These somehow make people feel as though America is no longer the experiment that say, Justice Breyer recently reaffirmed and spoke about, talking about the Gettysburg Address upon his retirement, or the idea that we feel safer if somehow we can hold ourselves as the America on paper, out to the world, as opposed to who we are oftentimes in reality. You hear phrases like, "This is not who we are." And then there are moments when you say, well, I want to know why you think that's not who we are, because it is definitely who we've been in some places. So I think the first instance of why I wrote this book was I wanted people, when you're trying to speak truth to power, to first know what the truth is. to actually acknowledge and understand the ways in which race and bias continue to infect and infuse and disrupt our areas of justice.

We have to get out of that mindset, just as it's not a binary system where it's conviction or acquittal, and then the end justifies the means. We talk about reform. It's not just about acknowledging the impact of race. It's not just about looking at police encounters. There are so many areas we can look at. For example, the judicial adoption of qualified immunity, the idea of the Graham v. Connor decision that gives officers the "reasonable police officer" standard, rather than the reasonable person standard. There's the idea of the power of unions. There's the idea of the presumption of innocence and our bail system, up to and including issues surrounding these slogans around how to reallocate resources to officers. There's so many different aspects of it, and I think that the conversation begins by un-blindfolding the nation.

You worked with the DOJ's voting rights division. In the Shelby County v. Holder case in 2013, the Supreme Court gutted the pre-clearance provision, and since then Republicans have passed 34 laws restricting voter access in 19 states. If Shelby County had not gutted the Voting Rights Act, would you feel more confident in our election system, which would have required pre-approval of these laws to make sure there was not a disproportionate impact on people of color?

The majority of the laws that have now passed muster would not have under the pre-clearance requirements. And that's by design. It's no coincidence, right? When I was in the voting rights section, I had the benefit of Section 5 pre-clearance still being intact. I had the benefit of the Supreme Court not rendering it anemic through making it harder to challenge under Section 2, and even then it was difficult under public policy considerations, and perceptions of a political Department of Justice.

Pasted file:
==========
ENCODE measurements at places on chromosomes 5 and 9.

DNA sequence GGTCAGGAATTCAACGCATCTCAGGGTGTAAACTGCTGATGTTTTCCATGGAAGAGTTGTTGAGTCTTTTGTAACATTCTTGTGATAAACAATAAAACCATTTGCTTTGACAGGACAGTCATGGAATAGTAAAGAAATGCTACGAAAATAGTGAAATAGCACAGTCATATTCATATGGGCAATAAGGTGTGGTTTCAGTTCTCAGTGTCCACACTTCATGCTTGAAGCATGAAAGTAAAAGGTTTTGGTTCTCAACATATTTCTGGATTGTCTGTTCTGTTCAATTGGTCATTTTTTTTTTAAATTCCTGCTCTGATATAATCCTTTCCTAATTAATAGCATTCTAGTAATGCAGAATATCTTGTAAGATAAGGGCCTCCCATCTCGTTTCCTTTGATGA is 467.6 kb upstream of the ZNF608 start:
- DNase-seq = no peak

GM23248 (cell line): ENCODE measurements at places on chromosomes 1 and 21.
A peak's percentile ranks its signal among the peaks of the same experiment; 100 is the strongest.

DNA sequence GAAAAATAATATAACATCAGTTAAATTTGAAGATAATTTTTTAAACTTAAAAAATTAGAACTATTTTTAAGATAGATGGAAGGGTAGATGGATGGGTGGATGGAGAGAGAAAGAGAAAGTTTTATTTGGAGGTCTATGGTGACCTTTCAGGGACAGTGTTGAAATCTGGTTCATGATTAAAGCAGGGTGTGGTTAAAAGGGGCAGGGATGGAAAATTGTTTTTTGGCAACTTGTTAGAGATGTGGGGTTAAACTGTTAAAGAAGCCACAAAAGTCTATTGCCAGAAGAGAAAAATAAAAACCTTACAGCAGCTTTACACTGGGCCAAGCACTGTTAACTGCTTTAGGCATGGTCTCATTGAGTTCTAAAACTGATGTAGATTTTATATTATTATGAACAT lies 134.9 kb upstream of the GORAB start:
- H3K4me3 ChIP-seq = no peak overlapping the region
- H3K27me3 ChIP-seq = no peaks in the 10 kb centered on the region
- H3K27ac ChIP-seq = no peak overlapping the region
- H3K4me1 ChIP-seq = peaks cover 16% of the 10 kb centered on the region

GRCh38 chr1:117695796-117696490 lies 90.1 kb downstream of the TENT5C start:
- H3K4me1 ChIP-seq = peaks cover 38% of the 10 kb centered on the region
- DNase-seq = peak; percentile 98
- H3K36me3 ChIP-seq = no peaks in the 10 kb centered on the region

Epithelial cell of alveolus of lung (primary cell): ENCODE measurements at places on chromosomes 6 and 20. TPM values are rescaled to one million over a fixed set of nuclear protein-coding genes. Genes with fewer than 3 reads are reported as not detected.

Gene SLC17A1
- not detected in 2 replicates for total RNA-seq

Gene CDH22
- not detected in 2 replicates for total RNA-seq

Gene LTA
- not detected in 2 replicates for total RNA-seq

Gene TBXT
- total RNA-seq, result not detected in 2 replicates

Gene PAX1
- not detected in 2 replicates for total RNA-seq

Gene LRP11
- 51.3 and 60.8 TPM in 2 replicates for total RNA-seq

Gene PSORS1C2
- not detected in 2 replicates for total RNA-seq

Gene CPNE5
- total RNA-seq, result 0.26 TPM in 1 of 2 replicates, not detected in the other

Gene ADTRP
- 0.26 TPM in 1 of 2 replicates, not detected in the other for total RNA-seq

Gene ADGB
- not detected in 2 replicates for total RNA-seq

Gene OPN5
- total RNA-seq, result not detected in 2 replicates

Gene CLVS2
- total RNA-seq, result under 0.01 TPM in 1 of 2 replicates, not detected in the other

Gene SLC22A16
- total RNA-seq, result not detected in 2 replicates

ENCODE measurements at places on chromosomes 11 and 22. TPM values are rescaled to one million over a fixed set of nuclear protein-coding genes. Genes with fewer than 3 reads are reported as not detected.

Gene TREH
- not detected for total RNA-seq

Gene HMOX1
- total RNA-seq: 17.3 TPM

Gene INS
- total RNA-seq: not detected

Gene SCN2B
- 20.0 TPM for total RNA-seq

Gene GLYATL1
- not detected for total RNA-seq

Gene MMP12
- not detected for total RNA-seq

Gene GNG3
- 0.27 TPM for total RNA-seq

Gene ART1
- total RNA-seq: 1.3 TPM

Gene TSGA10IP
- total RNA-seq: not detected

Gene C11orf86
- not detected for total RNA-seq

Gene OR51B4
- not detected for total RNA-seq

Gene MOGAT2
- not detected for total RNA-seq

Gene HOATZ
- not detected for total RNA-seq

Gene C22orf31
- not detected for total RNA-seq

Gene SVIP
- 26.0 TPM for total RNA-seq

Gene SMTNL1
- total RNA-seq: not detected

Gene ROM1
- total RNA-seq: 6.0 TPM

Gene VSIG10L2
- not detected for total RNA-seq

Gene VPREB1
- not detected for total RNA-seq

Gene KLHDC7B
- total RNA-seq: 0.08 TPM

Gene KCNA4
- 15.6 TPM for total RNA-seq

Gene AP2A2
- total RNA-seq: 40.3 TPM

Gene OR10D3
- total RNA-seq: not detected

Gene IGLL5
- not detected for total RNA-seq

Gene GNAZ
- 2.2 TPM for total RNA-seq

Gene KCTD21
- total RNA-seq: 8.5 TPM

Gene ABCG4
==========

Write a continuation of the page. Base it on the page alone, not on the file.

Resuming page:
In our pandemic, we talk about prevention being better than cure. Well, you're asking people to simply treat the symptoms after someone's already been infected when it comes to voting rights cases. If we are going to actually hope to have a strong democracy, then you can't be weak on voting rights. You can't be. And you know as well as I do that it's no coincidence that our criminal justice system is tied to voting rights. It's no coincidence that people are trying to take away something they know is powerful. It's no coincidence that when there's no oversight, when the cat's away the mice come out to play. Unfortunately, we are being impacted every single day, challenged on the principles of one person, one vote, and being told, as you said, that here we are in a land of progress and it feels like 1964 all of a sudden.

RELATED: From SCOTUS to "critical race theory": There's no law or fact the GOP feels bound to respect now

A Supreme Court seat will soon be open, and President Biden has committed to nominating the first Black female justice in the history of this republic. What is the significance of that to you, and to young Black girls growing up in America now?

To me, it's extremely significant and not because it's diversity for diversity's sake. Have you seen the embarrassment of riches that this president has to choose from? We're not talking about people that he's picked out of oblivion and said, "I hope this meets the standard." They have surpassed it in their legal excellence. They are revered and renowned for their intellect, for their impartiality, for the idea of being able to have the integrity we want on the bench. It's high time, past time that we have the bench more reflective of the people of the United States. Women, Black women in particular have been a part of the bench and lawyers since the 1800s, and have been judges since at least the 1960s. And yet here we are, still grappling with the idea that people say, "Well, you have a woman up there. Isn't that good enough? You got two, isn't that good enough?"